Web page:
Combs and the Perils of Political Adaptation
Adaptation is a tricky business, especially in the political realm, where sudden and surprising changes can become perilous "flip-flops."
The Connecticut Leather Company started out in the shoe business and remade itself as a toy company. You know it as Coleco. Amazon.com was originally just an online bookstore. Your bank was probably operating under a different neon sign a couple of years ago.
Adaptation is crucial to survival. Businesses chase customers. Animals go wherever the water is. Politicians chase voters.
Comptroller Susan Combs, with her eye on the 2014 race for lieutenant governor, has endorsed, and on Thursday appeared with, former Sen. Rick Santorum of Pennsylvania in this year’s Republican presidential race. That came as a surprise to those who classified her as a moderate, and it risked coming across as insincere to movement conservatives who did not expect her support.
The easy thing for Texas Republicans was to have a Texan in the race, but Gov. Rick Perry is long out of the contest. Now, instead of endorsing geographically, they have to endorse ideologically — if they endorse at all. For someone trying to appeal to the conservatives in the party, it is a no-brainer.
Combs followed with endorsements of a couple of conservative Texas House members — Wayne Christian of Center and David Simpson of Longview — who face challengers in the Republican primary in May. Her aides say other representatives, including several who support Republican Speaker Joe Straus of San Antonio — a favorite quarry of party conservatives — will be getting endorsements and visits from Combs between now and the primary.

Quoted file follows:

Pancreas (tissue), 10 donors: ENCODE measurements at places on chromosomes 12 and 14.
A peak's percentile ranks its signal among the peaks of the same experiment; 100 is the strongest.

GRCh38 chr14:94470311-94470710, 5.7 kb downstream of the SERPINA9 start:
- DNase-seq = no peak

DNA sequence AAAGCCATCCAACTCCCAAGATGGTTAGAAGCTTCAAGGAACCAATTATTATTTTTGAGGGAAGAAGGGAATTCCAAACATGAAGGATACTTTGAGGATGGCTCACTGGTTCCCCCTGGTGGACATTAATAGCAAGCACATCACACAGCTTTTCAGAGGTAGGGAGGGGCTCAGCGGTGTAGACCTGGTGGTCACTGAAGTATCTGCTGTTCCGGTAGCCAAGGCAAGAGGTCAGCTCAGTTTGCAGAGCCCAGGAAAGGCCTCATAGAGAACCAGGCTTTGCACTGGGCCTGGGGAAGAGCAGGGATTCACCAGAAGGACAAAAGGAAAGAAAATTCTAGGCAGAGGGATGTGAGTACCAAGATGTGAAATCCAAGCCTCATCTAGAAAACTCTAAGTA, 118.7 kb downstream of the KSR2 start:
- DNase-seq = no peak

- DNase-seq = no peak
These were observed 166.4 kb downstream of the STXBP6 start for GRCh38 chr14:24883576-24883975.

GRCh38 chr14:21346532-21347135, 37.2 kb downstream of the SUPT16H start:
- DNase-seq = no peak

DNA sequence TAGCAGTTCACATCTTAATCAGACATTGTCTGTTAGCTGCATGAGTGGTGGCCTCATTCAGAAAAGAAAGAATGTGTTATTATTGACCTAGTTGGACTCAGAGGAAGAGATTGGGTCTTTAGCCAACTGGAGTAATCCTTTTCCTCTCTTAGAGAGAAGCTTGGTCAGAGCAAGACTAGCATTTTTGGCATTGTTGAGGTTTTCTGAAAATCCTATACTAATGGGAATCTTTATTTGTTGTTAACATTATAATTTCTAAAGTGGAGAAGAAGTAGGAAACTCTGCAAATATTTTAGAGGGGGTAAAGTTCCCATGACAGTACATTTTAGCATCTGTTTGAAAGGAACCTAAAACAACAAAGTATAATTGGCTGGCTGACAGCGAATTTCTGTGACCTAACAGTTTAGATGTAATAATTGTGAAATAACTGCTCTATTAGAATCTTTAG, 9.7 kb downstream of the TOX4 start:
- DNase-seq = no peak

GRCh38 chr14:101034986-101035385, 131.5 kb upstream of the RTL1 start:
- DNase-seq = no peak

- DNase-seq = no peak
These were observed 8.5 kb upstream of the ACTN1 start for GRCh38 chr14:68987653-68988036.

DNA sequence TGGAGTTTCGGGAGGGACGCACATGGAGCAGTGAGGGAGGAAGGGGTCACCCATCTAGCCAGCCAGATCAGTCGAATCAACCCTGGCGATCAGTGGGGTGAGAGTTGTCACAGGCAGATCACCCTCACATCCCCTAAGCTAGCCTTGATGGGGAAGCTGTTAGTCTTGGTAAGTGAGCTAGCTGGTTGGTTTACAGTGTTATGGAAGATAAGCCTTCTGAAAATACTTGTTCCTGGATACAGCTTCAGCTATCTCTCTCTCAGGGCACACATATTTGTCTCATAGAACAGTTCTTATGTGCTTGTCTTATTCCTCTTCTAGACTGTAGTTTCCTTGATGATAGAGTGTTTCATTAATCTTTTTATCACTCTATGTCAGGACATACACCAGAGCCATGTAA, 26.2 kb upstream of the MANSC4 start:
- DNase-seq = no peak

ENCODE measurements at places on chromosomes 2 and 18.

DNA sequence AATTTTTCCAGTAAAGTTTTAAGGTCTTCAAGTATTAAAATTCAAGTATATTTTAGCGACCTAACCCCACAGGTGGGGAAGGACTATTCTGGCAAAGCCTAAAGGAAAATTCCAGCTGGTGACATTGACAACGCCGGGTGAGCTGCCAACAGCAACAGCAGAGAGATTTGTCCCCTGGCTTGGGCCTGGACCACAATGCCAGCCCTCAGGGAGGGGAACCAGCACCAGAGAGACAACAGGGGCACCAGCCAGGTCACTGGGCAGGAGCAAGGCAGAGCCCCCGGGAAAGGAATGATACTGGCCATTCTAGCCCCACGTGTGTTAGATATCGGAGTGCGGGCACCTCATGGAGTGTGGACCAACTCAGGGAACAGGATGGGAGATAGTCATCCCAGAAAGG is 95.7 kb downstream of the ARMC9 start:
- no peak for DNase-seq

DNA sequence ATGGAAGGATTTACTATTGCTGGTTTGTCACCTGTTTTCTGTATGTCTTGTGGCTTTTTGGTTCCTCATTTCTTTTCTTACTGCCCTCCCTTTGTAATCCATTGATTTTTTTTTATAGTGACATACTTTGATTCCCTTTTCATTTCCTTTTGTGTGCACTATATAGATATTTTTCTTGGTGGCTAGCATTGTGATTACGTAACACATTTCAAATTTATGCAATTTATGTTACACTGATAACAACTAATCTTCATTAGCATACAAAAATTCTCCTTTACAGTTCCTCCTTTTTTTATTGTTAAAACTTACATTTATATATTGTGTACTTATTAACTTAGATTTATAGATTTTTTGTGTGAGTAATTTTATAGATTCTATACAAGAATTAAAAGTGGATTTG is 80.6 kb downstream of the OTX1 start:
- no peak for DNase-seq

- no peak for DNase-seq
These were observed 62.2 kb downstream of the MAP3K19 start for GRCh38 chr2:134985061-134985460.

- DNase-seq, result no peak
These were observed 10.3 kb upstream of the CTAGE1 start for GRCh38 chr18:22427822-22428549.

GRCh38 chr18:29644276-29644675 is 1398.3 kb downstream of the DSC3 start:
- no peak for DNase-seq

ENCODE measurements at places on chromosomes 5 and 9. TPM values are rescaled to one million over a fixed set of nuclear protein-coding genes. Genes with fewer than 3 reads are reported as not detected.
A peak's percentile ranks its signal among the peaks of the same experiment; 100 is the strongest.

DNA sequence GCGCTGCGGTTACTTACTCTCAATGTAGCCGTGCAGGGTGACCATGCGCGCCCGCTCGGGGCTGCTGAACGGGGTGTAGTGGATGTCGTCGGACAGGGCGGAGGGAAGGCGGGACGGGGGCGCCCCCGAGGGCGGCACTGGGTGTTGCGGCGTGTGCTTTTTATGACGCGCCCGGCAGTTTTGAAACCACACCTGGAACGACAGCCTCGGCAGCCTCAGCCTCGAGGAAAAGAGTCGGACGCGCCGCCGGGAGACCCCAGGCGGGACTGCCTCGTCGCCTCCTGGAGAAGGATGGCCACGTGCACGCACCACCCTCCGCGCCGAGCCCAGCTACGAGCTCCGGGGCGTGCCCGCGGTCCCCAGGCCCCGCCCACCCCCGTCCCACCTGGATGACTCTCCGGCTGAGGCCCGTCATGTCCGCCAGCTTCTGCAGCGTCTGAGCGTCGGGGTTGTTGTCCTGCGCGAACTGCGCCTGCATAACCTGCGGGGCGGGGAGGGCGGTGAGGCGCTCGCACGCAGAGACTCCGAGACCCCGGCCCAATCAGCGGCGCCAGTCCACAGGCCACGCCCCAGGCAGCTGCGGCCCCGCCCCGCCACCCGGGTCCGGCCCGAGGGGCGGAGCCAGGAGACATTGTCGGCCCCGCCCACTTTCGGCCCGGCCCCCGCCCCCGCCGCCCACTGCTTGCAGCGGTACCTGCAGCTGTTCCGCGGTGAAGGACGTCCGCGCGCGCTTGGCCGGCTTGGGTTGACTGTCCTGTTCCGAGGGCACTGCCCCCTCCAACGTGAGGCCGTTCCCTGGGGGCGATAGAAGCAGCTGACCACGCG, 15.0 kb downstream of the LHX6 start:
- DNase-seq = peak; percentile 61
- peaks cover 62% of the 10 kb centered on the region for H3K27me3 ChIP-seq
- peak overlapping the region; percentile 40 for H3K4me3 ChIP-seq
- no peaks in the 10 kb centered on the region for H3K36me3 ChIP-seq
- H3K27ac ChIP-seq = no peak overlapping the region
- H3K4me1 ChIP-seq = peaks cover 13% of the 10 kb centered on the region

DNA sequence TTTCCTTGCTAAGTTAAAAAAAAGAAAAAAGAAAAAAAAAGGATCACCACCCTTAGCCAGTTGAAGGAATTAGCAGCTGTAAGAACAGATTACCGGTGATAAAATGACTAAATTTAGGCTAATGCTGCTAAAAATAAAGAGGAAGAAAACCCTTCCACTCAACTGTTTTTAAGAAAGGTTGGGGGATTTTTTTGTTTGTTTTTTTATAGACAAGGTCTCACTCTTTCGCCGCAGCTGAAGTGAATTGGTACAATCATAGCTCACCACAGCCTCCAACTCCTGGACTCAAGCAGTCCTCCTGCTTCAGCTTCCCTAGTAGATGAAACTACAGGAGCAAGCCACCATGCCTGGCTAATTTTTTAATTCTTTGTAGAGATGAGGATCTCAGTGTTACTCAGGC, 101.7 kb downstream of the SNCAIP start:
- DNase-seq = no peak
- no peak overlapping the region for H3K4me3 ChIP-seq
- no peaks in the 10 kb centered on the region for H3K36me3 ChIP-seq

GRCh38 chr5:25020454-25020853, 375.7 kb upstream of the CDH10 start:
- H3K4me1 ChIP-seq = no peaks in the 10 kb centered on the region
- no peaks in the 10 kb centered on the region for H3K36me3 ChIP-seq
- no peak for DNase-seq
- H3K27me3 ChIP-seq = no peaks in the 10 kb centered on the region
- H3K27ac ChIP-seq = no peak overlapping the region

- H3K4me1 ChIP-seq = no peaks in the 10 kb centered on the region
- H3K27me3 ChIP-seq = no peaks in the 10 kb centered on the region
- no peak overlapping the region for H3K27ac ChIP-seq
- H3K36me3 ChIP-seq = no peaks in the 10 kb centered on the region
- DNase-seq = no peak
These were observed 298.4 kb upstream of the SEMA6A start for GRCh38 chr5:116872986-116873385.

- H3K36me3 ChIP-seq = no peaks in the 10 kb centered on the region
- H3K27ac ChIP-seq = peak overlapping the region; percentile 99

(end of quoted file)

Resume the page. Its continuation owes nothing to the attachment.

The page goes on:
The comptroller and her fellow politicians are constantly maneuvering — or trying to maneuver — themselves into the favor of at least 51 percent of the voters. If their voters move, they move. Ronald Reagan, a Roosevelt Democrat, became a darling of the national Republican Party. Perry, a Democrat elected to the Texas House in the same 1984 election that swept Reagan to his second term, became the darling of the Texas Republican Party. Ron Paul, a Republican congressman, ran on the Libertarian Party’s presidential ticket in 1988 before winning his way back into Congress as a Republican again.
Most who change their politics do so without putting on the other team’s jersey. Bill Clinton championed changes to welfare and took an issue away from the opposition. Richard Nixon proposed a national health care plan. George W. Bush increased federal involvement in public education.
Combs was a Republican state lawmaker from Travis County in the mid-1990s. She supported abortion rights then, and it is safe to say, without raising any question about her convictions, that is where her voters were, too. Last year, she changed her position, citing what she called an alarming abortion rate and saying it had convinced her that the procedure should be legal only in cases of rape, incest and when the life of the mother was endangered.
It is also safe to say, without questioning her convictions, that her new position is more in line with most of the voters in a statewide Republican primary.
Combs won her current office before her change of heart on abortion policy, but she told conservative leaders that they had no cause for concern because the state’s tax collector did not have much to do with that issue. But the lieutenant governor, who decides which senators are on which committees and who sets the agenda for the Senate, has a hand in almost every state issue.
She will need to mollify the conservatives in the party, emphasizing agreements and playing down differences.
Her change of tack will not be tested until the next time that voters see her name on the ballot, probably in 2014. Her mission is to convince those who pegged her as a moderate that she is a conservative, and because Texas is a reliably Republican state, she probably will not have to make the change in a way that protects her in a general election from a Democratic opponent. Democratic challenges figure into national elections and will probably figure into state contests someday, but it is not the top concern of Republican candidates. The primary is the thing, and the voters there are conservative.
She has to adapt without raising suspicions that political ambition was the sole cause of any change in thinking.
It is a question of how she moves and where she ends up. But it is also about what she believes and what voters think she believes — or whether they think she believes anything at all.
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